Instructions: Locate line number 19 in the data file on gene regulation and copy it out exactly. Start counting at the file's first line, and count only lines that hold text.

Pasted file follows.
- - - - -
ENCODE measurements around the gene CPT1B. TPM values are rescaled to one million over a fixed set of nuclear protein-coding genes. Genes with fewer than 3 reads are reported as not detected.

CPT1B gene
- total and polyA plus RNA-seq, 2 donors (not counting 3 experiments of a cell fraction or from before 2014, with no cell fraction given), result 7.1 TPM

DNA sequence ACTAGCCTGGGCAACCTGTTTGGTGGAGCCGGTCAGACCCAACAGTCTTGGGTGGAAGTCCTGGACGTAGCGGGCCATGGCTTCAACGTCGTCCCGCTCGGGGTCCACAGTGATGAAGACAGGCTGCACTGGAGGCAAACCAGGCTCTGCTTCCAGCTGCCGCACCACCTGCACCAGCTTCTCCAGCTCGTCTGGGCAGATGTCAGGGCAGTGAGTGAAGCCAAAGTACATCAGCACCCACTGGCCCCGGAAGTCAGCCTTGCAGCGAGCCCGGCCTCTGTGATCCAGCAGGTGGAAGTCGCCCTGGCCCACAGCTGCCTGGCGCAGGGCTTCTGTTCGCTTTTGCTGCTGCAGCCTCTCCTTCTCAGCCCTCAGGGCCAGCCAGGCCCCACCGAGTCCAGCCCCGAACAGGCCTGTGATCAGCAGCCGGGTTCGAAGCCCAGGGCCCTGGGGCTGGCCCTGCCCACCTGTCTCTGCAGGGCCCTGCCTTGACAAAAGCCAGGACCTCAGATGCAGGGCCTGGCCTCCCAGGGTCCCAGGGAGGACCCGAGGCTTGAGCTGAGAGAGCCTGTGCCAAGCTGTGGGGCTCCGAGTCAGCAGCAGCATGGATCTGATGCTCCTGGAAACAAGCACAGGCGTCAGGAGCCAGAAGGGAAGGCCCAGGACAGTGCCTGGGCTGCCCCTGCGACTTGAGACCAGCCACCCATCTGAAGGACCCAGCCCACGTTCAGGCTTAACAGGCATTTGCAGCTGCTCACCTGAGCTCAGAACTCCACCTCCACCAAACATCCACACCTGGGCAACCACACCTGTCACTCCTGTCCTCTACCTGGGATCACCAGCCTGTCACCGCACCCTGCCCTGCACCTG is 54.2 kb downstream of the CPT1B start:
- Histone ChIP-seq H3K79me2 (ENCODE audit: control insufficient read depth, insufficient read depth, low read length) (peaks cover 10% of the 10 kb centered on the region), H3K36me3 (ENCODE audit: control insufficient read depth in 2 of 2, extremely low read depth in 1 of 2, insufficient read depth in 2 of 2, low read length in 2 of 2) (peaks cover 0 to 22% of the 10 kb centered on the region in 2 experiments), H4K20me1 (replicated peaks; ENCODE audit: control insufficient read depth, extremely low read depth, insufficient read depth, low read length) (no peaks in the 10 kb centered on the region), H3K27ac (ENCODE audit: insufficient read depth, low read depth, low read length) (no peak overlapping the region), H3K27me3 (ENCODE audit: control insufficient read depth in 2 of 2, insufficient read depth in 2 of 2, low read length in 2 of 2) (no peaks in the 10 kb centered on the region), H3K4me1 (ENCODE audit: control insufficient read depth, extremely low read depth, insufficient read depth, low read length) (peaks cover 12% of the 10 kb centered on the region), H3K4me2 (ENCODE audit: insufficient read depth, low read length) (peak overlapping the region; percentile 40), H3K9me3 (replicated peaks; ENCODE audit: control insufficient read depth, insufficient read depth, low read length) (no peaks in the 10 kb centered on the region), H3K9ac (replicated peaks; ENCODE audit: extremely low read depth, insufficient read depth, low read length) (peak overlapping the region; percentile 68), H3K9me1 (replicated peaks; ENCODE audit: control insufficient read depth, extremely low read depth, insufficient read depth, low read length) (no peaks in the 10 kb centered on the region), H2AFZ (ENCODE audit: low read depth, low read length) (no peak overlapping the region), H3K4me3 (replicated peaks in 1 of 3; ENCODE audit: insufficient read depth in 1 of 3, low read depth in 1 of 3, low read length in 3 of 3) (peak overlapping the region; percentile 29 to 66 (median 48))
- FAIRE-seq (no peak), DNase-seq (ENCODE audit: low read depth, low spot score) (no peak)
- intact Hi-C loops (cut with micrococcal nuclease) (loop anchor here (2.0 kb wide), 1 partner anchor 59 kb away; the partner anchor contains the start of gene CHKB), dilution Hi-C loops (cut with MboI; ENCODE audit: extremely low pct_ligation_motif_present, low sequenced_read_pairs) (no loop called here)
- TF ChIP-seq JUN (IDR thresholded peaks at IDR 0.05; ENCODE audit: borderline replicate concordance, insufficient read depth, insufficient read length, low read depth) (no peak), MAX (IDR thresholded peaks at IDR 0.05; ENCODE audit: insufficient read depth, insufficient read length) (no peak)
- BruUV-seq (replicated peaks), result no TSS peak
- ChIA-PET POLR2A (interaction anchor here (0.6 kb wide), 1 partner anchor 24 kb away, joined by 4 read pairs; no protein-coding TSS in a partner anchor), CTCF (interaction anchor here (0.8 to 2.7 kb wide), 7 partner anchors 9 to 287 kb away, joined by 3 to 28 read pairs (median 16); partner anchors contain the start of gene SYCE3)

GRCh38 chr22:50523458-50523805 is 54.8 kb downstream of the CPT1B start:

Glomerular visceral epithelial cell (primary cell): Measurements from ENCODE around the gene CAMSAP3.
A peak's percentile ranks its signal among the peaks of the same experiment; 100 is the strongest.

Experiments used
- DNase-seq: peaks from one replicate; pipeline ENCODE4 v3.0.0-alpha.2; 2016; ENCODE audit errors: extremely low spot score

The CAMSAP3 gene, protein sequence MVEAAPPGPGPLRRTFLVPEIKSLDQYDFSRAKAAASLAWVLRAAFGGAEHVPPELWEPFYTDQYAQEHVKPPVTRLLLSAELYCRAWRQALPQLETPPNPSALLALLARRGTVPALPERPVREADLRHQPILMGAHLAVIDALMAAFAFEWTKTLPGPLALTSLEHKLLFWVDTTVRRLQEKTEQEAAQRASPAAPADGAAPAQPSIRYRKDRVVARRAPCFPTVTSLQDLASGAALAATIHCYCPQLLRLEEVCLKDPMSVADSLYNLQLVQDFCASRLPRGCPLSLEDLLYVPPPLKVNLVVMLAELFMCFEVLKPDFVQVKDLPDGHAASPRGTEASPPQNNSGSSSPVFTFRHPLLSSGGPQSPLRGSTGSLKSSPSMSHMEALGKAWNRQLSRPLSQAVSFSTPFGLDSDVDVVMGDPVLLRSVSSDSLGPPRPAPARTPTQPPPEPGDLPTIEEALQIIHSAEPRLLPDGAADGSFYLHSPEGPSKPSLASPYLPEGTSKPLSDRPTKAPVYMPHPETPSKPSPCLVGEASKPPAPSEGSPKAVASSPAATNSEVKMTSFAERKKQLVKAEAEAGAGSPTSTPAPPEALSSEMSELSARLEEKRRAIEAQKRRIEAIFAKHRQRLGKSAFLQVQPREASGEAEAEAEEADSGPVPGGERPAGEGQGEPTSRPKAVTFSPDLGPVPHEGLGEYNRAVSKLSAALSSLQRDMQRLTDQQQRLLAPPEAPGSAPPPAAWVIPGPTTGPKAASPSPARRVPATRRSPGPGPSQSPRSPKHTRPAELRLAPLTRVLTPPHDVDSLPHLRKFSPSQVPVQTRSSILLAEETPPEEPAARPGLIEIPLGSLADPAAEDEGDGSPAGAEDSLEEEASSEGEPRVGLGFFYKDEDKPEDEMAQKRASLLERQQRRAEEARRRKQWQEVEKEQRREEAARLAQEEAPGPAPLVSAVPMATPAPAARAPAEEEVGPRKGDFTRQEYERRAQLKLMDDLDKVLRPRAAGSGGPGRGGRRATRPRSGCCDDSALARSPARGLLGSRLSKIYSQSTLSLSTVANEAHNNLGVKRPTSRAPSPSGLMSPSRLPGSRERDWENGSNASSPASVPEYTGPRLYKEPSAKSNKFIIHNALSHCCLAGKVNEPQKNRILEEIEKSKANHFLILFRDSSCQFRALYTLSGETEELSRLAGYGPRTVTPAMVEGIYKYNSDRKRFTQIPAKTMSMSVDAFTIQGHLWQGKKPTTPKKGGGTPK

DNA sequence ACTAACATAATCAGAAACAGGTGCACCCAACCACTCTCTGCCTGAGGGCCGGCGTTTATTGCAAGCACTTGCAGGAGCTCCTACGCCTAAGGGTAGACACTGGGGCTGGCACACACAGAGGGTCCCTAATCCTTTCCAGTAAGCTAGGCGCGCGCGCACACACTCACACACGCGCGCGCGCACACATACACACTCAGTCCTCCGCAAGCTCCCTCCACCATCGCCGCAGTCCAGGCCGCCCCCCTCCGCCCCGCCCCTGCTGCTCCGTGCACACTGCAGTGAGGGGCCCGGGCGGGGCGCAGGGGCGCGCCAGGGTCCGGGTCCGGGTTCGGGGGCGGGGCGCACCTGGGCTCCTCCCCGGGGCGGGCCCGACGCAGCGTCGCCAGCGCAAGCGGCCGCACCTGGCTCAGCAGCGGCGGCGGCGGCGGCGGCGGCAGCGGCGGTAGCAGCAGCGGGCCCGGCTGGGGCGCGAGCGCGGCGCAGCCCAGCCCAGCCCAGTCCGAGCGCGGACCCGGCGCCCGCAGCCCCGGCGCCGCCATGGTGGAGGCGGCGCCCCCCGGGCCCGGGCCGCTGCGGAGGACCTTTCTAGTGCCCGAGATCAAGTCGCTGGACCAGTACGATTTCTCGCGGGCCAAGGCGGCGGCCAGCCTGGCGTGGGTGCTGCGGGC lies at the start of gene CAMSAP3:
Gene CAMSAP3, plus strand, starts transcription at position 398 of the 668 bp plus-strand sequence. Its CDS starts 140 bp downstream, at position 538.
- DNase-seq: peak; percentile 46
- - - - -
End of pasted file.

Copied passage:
- DNase-seq: peak; percentile 46